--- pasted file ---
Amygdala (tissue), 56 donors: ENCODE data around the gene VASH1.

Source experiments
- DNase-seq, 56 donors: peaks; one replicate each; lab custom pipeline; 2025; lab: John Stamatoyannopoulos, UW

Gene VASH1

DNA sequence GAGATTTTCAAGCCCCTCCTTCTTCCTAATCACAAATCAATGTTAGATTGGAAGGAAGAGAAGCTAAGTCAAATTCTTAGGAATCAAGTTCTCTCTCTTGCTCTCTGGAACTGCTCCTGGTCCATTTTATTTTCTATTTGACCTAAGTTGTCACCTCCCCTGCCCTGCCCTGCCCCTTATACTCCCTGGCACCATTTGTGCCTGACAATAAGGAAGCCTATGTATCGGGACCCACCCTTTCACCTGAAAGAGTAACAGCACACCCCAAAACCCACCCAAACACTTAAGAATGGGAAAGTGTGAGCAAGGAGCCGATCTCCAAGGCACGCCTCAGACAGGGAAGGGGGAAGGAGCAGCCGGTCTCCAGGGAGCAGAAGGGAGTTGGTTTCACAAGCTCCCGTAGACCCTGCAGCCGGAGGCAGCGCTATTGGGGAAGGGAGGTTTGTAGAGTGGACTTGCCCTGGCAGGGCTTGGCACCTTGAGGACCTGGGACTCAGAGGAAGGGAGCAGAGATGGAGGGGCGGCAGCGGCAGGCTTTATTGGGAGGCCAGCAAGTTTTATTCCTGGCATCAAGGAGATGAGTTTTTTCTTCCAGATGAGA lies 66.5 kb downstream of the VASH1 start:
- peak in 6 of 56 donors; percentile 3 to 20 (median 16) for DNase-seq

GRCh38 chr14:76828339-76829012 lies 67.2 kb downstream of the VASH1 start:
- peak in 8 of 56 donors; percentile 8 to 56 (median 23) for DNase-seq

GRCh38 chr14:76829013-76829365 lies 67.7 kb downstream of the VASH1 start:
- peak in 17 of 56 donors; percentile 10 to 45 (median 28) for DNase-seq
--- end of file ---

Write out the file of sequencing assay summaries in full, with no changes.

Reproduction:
Amygdala (tissue), 56 donors: ENCODE data around the gene VASH1.

Source experiments
- DNase-seq, 56 donors: peaks; one replicate each; lab custom pipeline; 2025; lab: John Stamatoyannopoulos, UW

Gene VASH1

DNA sequence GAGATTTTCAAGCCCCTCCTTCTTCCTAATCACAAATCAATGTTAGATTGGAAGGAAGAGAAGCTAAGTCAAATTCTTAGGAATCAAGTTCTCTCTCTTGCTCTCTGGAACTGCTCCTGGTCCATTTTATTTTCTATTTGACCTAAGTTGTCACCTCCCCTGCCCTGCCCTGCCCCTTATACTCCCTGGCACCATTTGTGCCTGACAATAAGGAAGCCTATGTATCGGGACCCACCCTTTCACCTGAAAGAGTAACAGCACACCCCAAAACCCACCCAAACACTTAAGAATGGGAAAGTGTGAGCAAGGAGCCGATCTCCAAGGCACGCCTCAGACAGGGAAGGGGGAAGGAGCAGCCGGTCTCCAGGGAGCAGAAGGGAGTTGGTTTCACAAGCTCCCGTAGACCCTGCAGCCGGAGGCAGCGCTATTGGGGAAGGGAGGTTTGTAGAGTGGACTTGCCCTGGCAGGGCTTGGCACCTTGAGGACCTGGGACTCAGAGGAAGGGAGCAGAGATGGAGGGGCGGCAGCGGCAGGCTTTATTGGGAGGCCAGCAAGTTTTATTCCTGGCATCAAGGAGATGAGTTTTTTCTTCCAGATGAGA lies 66.5 kb downstream of the VASH1 start:
- peak in 6 of 56 donors; percentile 3 to 20 (median 16) for DNase-seq

GRCh38 chr14:76828339-76829012 lies 67.2 kb downstream of the VASH1 start:
- peak in 8 of 56 donors; percentile 8 to 56 (median 23) for DNase-seq

GRCh38 chr14:76829013-76829365 lies 67.7 kb downstream of the VASH1 start:
- peak in 17 of 56 donors; percentile 10 to 45 (median 28) for DNase-seq